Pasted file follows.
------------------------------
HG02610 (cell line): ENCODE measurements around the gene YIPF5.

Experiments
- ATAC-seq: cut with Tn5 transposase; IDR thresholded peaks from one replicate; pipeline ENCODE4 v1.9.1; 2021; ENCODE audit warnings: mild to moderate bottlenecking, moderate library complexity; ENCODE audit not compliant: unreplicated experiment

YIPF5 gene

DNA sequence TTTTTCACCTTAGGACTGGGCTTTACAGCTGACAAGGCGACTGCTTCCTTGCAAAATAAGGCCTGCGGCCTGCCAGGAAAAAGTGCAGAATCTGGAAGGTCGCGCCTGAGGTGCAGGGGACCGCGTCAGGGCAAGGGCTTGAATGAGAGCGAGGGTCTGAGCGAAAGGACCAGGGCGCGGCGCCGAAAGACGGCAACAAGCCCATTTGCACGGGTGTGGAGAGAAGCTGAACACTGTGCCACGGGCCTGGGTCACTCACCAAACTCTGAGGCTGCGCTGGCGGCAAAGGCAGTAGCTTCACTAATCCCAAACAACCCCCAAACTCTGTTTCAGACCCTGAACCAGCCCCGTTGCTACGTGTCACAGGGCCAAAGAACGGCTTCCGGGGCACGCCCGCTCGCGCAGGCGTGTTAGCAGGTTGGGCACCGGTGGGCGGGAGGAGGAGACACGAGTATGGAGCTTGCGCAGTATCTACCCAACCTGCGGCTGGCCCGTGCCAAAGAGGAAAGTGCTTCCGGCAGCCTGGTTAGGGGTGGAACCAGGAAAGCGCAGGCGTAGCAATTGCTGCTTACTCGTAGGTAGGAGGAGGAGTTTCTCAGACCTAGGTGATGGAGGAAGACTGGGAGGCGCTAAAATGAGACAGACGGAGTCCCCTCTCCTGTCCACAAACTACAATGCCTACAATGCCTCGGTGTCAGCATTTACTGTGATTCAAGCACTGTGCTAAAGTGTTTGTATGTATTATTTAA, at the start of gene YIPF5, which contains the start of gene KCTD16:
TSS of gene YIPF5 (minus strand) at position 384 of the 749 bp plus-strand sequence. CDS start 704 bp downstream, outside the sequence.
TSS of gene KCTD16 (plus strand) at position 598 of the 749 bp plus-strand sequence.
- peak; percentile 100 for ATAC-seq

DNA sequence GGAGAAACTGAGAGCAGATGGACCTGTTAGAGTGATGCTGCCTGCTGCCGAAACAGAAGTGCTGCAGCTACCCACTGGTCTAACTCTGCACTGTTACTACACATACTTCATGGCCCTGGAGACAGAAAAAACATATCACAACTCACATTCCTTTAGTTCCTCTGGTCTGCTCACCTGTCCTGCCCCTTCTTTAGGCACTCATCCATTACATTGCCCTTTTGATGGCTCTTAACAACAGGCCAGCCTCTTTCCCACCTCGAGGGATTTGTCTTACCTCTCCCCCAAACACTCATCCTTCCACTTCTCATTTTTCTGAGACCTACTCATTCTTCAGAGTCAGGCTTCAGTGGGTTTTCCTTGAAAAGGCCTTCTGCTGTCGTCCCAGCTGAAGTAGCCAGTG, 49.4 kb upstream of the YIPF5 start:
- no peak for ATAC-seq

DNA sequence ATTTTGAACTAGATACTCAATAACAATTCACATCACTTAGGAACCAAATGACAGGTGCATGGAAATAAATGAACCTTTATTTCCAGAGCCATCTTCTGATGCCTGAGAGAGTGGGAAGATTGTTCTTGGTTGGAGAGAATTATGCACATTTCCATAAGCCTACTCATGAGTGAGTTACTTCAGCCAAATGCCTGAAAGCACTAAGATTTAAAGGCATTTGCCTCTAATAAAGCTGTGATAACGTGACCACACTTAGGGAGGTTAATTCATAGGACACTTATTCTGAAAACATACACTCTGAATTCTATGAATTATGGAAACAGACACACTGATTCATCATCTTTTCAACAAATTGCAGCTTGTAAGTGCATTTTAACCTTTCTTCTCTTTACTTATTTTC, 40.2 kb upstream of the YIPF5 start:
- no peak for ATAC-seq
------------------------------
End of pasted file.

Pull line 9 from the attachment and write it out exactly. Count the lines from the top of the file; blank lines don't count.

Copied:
DNA sequence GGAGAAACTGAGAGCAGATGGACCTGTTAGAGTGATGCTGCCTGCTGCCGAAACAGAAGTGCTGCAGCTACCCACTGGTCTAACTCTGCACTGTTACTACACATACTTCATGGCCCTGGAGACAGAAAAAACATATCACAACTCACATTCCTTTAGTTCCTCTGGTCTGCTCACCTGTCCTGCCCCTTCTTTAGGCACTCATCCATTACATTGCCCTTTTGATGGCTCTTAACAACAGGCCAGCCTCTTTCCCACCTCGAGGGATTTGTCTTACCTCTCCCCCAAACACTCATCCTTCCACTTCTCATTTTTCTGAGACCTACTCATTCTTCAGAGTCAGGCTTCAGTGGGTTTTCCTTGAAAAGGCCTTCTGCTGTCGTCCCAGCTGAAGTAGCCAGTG, 49.4 kb upstream of the YIPF5 start: